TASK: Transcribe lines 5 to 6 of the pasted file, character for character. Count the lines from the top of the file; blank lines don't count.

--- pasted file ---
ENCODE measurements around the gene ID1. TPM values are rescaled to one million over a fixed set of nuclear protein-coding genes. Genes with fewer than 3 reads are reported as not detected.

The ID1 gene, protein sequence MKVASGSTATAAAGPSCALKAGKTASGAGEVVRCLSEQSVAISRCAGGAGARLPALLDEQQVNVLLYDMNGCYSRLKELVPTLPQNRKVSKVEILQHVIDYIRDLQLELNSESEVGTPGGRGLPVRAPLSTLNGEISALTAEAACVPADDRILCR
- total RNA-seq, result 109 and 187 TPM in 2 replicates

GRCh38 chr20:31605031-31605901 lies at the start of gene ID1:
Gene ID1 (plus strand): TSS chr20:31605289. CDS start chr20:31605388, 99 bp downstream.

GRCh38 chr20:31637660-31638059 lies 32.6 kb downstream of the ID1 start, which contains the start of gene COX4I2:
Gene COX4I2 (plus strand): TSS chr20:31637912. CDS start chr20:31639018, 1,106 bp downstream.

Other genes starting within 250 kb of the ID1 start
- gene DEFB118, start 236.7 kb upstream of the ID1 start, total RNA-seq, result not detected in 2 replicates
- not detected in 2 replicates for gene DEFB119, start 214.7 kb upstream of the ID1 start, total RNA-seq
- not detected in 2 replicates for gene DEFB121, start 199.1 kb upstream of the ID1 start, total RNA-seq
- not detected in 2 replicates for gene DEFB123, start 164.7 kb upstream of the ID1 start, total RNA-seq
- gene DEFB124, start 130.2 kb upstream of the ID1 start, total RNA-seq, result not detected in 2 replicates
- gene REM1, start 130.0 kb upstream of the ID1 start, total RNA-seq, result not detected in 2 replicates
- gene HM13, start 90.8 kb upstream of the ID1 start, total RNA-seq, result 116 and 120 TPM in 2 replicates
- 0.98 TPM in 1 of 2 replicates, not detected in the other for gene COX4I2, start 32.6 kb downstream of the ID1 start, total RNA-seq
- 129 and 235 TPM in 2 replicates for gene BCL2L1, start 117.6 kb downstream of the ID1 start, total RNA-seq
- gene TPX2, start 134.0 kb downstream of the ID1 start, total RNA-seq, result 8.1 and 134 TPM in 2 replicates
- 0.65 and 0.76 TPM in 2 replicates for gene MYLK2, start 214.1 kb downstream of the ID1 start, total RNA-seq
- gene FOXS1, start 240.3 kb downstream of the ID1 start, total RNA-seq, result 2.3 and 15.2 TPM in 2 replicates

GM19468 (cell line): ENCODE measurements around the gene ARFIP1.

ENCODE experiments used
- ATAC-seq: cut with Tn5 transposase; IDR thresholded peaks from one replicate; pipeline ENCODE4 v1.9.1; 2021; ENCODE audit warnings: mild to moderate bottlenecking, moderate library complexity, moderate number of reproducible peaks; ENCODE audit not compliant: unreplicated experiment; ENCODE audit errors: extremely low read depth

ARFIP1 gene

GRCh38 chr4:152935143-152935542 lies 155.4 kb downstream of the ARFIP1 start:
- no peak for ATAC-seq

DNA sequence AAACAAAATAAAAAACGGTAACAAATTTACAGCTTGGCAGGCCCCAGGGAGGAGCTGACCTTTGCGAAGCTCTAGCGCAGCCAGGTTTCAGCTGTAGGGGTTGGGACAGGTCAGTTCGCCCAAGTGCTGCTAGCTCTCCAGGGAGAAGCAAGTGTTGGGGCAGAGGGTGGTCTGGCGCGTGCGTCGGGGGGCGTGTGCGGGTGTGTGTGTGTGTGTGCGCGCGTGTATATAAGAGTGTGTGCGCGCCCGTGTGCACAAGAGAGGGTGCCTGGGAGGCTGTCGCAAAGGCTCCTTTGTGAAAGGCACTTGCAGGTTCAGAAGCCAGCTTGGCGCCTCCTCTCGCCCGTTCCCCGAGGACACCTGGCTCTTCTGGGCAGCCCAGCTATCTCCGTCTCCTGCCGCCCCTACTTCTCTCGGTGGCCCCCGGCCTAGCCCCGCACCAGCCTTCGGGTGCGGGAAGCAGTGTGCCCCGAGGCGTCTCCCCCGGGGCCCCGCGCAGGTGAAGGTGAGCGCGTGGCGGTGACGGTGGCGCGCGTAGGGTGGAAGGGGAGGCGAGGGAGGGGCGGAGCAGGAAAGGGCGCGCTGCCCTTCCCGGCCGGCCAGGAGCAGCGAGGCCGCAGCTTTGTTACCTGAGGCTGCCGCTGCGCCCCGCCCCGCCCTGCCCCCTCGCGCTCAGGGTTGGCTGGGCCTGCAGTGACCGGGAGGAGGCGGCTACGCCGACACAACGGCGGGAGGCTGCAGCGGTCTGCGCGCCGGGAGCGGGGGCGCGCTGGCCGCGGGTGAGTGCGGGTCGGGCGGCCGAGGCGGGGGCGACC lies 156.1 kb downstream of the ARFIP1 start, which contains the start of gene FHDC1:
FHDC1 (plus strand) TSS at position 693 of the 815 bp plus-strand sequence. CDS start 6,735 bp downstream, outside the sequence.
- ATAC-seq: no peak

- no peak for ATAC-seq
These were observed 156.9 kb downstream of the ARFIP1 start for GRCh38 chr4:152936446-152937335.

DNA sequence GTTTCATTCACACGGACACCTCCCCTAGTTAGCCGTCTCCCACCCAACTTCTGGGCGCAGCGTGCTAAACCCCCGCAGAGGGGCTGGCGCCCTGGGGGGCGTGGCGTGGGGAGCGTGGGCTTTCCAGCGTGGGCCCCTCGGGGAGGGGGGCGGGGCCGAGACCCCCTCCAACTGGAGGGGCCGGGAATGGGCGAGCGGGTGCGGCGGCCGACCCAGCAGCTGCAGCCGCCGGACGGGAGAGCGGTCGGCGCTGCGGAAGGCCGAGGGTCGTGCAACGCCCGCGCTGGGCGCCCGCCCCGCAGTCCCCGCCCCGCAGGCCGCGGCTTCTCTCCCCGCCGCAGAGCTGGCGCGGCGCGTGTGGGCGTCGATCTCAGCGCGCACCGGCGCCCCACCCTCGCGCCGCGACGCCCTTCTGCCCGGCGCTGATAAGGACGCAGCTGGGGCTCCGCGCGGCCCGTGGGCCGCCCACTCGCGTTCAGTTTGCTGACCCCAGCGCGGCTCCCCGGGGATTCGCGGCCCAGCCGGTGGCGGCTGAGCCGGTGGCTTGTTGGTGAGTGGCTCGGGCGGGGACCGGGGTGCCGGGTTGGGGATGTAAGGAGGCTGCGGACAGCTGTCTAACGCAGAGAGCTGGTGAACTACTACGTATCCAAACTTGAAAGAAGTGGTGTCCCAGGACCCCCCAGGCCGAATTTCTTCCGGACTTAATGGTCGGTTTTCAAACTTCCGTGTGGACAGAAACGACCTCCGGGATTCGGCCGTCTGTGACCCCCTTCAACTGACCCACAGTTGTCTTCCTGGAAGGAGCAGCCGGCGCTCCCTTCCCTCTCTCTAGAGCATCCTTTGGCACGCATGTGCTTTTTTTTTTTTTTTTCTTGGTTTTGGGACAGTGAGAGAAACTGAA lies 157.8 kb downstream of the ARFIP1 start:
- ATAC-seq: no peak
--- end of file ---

Gene ID1 (plus strand): TSS chr20:31605289. CDS start chr20:31605388, 99 bp downstream.

GRCh38 chr20:31637660-31638059 lies 32.6 kb downstream of the ID1 start, which contains the start of gene COX4I2: